Super Bowl XXXIX: 86.1 million. This was another example of the now fairly rare (but once common) practice of premiering a new show after the Super Bowl with the series premiere of American Dad following right after the The Simpsons. The 23.07 is actually a credit to The Simpsons which scored a much higher Super Bowl rating the second time around likely benefiting from being the direct lead-in. American Dad actually dropped to having an even worse rating than Alias with a 15.2. While that is still much higher than it regularly gets on a weekly basis, it isn’t likely the Super Bowl can take any credit for the show still being around. Actually, most of the cartoons on Sunday night can more just thank FOX for seemingly wanting an evening devoted to animation rather than any currently being huge rating hits. The Simpsons were once a ratings juggernaut, but that time had passed by 2005.
#12 The Practice, 23.8 million
Super Bowl XXXIV: 88.5 million. The Practice was never a major hit, but more just a consistent ratings draw. ABC had hoped to ignite interest in the critically well-received show by slotting it into this coveted spot with a well-hyped episode, “New Evidence.” The fifth season did end up being the highest rated season, which premiered the fall after the Super Bowl episode. But it dropped after that one season and never really caught the massive audience ABC would have hoped for. It ended up lasting eight seasons and had a decent following for most of its run. This could be one of the cases where the Super Bowl did help spike it for a short time by grabbing a few new eyeballs.
#11 Criminal Minds, 26.3 million
Super Bowl XLI: 81.5 million. Criminal Minds always has delivered relatively strong ratings, especially since you consider the subject matter is fairly dark and grim for network television. It was a little surprising at the time that probably the most disturbing of all the procedurals was chosen as the show to grab the Super Bowl audience. They even decided to do it by making Dawson Leery the killer for the episode, “The Big Game”. It lead to what would have been relatively disappointing ratings for a show they were trying to elevate to a major hit in its second season. In the end, it doesn’t matter as it has continued to be a strong deliverer of ratings since that time, and most years still cracks the top twenty most-watched shows.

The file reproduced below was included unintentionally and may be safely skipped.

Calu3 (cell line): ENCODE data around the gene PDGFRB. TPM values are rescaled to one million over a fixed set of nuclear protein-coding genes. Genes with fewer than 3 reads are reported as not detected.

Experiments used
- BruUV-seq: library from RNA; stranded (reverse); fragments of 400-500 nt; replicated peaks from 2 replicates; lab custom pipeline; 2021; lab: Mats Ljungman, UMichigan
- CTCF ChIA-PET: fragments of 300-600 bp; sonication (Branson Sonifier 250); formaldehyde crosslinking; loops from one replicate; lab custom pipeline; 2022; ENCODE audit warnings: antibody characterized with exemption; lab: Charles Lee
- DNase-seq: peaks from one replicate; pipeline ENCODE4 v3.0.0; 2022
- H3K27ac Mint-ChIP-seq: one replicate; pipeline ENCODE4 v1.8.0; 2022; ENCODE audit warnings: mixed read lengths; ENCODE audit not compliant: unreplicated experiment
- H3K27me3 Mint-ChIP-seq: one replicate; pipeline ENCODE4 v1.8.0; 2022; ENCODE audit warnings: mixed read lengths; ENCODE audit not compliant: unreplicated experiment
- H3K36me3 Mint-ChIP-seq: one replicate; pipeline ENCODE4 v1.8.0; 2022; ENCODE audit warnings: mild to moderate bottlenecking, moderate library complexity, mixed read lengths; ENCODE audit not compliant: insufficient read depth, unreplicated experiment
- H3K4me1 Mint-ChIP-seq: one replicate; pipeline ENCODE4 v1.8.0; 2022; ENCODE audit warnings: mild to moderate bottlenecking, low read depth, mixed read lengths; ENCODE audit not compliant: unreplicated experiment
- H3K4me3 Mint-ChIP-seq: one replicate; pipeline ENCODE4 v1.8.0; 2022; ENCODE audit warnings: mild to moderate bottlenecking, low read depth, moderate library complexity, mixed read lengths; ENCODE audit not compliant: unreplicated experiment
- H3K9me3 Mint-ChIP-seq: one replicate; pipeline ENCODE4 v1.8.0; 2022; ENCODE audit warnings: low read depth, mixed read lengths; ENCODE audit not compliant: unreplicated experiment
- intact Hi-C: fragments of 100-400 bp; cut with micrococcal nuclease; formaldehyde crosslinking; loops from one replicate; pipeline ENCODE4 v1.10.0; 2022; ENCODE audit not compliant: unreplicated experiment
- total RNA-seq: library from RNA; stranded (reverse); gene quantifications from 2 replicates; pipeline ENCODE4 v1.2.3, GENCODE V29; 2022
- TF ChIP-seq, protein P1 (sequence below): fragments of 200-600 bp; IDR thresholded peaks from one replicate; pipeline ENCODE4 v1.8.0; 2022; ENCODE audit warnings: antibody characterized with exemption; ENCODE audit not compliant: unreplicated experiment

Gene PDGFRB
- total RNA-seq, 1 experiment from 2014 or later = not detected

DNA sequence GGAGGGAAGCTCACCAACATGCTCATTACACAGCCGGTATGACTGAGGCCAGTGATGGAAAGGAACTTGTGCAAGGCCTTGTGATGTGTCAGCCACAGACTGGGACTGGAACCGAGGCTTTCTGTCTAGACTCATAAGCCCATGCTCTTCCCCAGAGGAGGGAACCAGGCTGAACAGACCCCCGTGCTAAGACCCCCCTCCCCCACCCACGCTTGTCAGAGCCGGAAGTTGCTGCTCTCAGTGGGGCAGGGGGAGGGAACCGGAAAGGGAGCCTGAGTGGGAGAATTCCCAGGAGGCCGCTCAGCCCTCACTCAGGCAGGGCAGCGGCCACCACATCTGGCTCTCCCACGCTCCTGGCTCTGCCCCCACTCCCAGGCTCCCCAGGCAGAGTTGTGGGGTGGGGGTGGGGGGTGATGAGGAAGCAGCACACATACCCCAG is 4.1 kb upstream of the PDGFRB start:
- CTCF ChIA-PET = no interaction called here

#10 Glee, 26.7 million
Super Bowl XLV: 111 million Considering how many people tuned into the Super Bowl in 2011, Glee should have garnered a much higher rating. This was likely an example of the target audience not matching with those who just watched grown men smash each other around for a ball. The weekly ratings had dropped since the Super Bowl, so in that regards the lead-out position didn’t benefit the series. It still has a strong following with “The Sue Sylvester Shuffle”, but it likely just was never a good choice to be matched with the biggest sporting event of the year. Though there is a chance that they were hoping to capitalize on the crowd who tunes in for the musical half time, and hoped they survived the second half of the game to stick with the show.
#9 House, 29 million
Super Bowl XLII: 97.5 million. FOX seems to have struggled getting people to stick around for their shows after the big game. The 29 million viewers is a great number and more than House usually got, but a success as a lead-out usually means at least doubling the usual rating, which didn’t happen here with “Frozen”. It also was an incredibly exciting game where the underdog New York Giants came back to beat the New England Patriots, so the viewership held steady through the game. House ended up losing more than two-thirds of the audience, which has to be considered a disappointment. The series still remained on the air for four more seasons, though the rating dipped each year. It is another case of the Super Bowl not helping a series in any significant way.
#8 The X-Files, 29.09 million
Super Bowl XXXI: 87.9 million. The X-Files was at its peak when it became the lead-out for the Super Bowl. This is another case where it failed to double its ratings with “Leonard Betts”, even though it still performed really well considering it was a lower rated Super Bowl compared to many others on this list. The X-Files would also be a hard show to just jump into cold, so it was an odd choice for this slot anyway. All things considered it has to be considered a big success since it is essentially a genre show that never normally garners those types of ratings. X-Files proved to be a show that really did resonate more than most other shows of this type, and proved to do better than many others shows on this list that people would have predicted to be strike golden ratings.
#7 Survivor: All-Stars, 33.5 million
Super Bowl XXXVIII: 89.8 million. This episode of Survivor was following the infamous Nipplegate Super Bowl. There is a chance some people were still busy angrily phoning CBS over their young child seeing Janet Jackson’s cleavage. By the eighth season, Survivor was not the phenomenon it was just a few years prior, but it was still a huge hit that always cracked the top ten most viewed each season. This episode had the advantage of being the season premiere of the first ever season to bring back former players in what was billed as Survivor: All-Stars. Remember when returning players were something fresh and exciting?